"We felt bad that they had spent the money and weren't able to participate on the day of the wedding, and had talked about having a reception at a later date when they could wear the dresses," Elizabeth said.

As plans came together for a scaled-down event, the unexpected once again reared its head.

Five days before the wedding, Austin called Elizabeth and told her he wasn't feeling well. Initially, he wasn't going to see a doctor, but he ended up going to the emergency room later in the day.

"They said he needed to have his appendix out," Elizabeth recalled.

He had emergency surgery at 6 p.m. and was released by 10 p.m. the same night with orders to take it easy. Austin and Elizabeth learned from the surgeon that Austin had the largest appendix stone the doctor had ever seen. The surgeon was surprised Austin's appendix hadn't burst.

Finally, after the mad scramble to put together the wedding and reception in a matter of weeks, and Austin's emergency surgery, their wedding day dawned. While it was breezy, the sunshine and moderate temperature made it ideal for an outdoor wedding -- right up to the time the ceremony was to start.

"Right before the ceremony started, it started to sprinkle," Elizabeth said.

They delayed the start time twice and then decided to move the wedding indoors. Their guests, most of whom were family members, picked up the chairs, carried them inside, and helped to rearrange the dining hall to accommodate the improvised seating area.

"We were hiding in the closet so the guests couldn't see us," Elizabeth said.

Finally, more than an hour after the scheduled start time, the pastor who would marry them -- who had been Elizabeth's neighbor when she was growing up and who also knew Austin -- joined them. As the storm raged outside, they took a final moment to collect themselves for the ceremony.

"The pastor came into the closet and we all prayed together," Elizabeth said.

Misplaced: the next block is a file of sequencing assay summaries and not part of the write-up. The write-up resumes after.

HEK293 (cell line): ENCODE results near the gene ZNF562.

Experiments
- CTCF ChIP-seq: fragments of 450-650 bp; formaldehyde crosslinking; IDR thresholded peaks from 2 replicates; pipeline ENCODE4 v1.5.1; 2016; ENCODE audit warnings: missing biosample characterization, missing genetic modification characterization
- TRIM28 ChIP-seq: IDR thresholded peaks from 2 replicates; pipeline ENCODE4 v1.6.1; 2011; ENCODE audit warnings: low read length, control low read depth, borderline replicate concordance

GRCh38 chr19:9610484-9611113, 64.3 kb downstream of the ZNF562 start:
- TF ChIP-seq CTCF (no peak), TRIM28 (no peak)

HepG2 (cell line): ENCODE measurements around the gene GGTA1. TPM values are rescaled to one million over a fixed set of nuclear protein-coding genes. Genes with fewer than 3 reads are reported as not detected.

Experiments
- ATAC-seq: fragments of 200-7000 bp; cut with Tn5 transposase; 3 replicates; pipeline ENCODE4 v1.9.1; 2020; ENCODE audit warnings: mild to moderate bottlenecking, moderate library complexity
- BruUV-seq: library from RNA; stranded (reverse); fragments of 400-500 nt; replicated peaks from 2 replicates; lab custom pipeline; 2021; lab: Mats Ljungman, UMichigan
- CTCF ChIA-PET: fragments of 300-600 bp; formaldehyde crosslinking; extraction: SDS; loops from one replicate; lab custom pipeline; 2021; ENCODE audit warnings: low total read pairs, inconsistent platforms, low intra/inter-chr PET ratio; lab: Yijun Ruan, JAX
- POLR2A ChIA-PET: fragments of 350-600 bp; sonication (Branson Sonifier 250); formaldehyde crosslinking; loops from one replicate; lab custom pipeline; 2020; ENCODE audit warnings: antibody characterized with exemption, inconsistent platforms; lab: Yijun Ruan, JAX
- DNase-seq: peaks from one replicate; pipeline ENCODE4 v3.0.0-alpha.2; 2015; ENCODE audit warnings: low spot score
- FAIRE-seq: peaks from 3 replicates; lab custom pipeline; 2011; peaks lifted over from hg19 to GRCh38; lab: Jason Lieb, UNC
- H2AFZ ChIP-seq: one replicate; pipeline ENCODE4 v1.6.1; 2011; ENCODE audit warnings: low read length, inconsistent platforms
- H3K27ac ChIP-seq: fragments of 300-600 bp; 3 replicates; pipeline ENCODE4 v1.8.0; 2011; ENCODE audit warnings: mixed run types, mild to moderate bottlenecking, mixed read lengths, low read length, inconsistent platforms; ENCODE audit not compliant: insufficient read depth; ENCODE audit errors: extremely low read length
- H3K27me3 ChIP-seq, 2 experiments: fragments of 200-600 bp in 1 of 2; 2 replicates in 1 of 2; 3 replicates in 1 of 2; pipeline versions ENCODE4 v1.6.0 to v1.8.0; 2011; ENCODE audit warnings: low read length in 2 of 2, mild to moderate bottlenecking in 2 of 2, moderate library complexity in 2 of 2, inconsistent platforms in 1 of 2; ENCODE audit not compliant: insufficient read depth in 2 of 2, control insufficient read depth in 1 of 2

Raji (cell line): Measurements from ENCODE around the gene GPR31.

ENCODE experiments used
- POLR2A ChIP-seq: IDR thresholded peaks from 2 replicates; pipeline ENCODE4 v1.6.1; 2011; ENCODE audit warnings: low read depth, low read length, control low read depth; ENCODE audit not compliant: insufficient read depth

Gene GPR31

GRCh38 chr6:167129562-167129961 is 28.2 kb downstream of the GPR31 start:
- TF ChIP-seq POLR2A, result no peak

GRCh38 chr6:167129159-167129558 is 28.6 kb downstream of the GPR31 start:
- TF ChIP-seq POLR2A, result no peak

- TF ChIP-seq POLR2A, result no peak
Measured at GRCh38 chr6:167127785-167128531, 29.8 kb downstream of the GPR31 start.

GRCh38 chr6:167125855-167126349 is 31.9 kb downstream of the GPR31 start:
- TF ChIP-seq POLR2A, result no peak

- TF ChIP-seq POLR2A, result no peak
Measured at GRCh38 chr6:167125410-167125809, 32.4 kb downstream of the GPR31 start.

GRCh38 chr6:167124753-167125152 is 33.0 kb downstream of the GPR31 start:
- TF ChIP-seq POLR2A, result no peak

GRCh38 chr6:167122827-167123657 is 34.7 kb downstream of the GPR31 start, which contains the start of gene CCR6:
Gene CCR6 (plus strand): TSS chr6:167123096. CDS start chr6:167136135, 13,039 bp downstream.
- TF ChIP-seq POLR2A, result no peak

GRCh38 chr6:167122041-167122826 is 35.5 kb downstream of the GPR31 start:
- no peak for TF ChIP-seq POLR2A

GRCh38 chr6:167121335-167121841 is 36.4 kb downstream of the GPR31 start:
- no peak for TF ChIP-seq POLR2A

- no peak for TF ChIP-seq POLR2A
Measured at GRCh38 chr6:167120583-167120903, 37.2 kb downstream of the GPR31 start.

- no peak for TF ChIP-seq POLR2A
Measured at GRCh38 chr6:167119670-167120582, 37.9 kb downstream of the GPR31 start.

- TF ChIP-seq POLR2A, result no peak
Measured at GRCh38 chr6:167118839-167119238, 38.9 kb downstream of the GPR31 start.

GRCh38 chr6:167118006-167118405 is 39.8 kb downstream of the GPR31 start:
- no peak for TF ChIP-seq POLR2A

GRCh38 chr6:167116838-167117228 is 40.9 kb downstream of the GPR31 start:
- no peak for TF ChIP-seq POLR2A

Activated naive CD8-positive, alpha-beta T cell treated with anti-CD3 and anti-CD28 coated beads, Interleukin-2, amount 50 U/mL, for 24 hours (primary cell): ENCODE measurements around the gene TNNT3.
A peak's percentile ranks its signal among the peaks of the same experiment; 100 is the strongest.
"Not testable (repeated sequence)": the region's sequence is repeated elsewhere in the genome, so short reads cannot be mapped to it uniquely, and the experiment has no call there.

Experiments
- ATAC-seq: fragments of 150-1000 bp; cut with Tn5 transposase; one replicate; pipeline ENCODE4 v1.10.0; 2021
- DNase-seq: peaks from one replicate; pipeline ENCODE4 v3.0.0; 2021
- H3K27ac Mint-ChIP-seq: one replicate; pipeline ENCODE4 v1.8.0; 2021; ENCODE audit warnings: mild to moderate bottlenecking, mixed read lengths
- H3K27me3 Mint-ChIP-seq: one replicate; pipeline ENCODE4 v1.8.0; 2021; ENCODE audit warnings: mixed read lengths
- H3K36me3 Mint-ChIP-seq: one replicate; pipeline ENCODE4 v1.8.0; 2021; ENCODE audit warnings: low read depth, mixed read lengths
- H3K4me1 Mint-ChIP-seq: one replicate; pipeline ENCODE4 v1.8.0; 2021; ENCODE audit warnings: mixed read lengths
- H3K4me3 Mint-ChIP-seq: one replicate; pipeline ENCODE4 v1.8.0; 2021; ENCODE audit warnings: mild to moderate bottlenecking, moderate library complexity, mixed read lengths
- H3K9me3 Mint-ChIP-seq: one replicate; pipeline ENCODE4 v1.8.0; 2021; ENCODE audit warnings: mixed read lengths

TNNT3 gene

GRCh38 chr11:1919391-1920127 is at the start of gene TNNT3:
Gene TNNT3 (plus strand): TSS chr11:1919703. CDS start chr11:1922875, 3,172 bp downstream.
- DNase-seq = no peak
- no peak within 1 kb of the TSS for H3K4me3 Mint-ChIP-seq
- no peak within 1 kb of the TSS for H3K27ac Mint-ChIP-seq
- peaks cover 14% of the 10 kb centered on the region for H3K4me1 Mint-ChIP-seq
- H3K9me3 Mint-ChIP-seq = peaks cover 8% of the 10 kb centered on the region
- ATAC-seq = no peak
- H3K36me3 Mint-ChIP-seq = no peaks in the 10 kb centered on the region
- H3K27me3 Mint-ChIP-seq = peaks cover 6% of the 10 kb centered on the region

Although the number of guests on site was limited, the Kesteloots were able to share their wedding with a wider audience by creating a Facebook event to which they invited about 500 people. Among those watching from home were their great-grandparents.

"We had someone who was at the wedding record the whole thing with their phone," Elizabeth said. The speeches at the reception and their first dance were also recorded.

The final glitch in their plans also resulted from the COVID pandemic. They were not able to go to Mexico as planned for their honeymoon. Instead they went to the Black Hills, stayed in a cabin and spent time horseback riding and hiking -- which was Austin's version of taking it easy following surgery.

"I've never been one to take it easy," he admitted, adding that he did follow instructions not to lift 20 pounds or more.

As they enter married life together, having overcome one challenge after another, they have learned that together they can face any obstacle that life may throw at them. One way they do this is by focusing on the positive, which is evident in the way they speak about their wedding.

"It was nice to have it feel like a true wedding instead of having a private ceremony," Elizabeth said. "We were able to get everything that we wanted."